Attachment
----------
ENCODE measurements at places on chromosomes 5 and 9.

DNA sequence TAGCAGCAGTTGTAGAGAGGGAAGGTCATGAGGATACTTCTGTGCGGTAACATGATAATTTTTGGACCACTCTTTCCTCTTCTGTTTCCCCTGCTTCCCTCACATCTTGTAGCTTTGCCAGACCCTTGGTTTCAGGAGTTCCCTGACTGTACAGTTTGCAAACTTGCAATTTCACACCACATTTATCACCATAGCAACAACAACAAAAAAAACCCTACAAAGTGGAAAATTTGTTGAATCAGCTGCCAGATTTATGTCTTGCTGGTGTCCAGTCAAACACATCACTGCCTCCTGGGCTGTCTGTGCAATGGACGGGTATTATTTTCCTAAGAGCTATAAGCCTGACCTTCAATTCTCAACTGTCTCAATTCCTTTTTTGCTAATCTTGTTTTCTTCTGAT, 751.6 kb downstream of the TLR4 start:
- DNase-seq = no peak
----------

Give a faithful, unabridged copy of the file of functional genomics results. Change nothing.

ENCODE measurements at places on chromosomes 5 and 9.

DNA sequence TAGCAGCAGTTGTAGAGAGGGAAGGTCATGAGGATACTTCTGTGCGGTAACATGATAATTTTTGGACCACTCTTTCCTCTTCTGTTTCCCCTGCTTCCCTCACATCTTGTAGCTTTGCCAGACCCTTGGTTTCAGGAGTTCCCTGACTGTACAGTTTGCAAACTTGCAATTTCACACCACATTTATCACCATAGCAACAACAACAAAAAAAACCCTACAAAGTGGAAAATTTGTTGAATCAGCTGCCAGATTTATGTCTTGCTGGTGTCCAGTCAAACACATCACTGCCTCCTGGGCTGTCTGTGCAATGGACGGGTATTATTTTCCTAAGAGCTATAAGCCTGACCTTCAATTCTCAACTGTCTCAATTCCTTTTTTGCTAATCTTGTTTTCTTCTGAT, 751.6 kb downstream of the TLR4 start:
- DNase-seq = no peak